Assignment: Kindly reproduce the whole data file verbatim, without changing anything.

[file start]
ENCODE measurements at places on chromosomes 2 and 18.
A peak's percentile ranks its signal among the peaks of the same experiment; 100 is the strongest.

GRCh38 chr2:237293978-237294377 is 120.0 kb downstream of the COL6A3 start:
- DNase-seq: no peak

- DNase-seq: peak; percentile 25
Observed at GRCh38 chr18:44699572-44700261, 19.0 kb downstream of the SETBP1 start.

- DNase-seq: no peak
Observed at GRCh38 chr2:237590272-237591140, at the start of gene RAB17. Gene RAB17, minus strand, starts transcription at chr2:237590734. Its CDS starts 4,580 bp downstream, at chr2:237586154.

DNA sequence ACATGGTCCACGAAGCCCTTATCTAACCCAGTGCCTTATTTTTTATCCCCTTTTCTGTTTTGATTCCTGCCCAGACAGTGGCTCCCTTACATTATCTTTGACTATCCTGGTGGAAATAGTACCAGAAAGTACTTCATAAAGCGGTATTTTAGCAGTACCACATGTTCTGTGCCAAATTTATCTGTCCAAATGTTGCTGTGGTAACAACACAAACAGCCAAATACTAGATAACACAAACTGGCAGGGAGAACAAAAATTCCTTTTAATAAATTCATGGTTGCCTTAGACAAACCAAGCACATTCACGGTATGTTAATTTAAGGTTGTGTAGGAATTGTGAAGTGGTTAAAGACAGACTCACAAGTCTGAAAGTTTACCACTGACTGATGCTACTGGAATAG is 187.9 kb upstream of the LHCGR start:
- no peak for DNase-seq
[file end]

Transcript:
ENCODE measurements at places on chromosomes 2 and 18.
A peak's percentile ranks its signal among the peaks of the same experiment; 100 is the strongest.

GRCh38 chr2:237293978-237294377 is 120.0 kb downstream of the COL6A3 start:
- DNase-seq: no peak

- DNase-seq: peak; percentile 25
Observed at GRCh38 chr18:44699572-44700261, 19.0 kb downstream of the SETBP1 start.

- DNase-seq: no peak
Observed at GRCh38 chr2:237590272-237591140, at the start of gene RAB17. Gene RAB17, minus strand, starts transcription at chr2:237590734. Its CDS starts 4,580 bp downstream, at chr2:237586154.

DNA sequence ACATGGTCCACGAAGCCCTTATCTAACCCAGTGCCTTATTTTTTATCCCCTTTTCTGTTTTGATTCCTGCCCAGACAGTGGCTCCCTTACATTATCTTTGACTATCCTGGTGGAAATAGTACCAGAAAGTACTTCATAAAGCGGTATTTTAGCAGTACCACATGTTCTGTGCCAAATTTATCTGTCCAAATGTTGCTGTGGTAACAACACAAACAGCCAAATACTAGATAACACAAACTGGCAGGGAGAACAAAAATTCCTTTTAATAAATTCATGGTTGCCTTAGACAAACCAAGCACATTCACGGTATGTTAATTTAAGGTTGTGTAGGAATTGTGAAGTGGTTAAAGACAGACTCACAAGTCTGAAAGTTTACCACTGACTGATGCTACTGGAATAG is 187.9 kb upstream of the LHCGR start:
- no peak for DNase-seq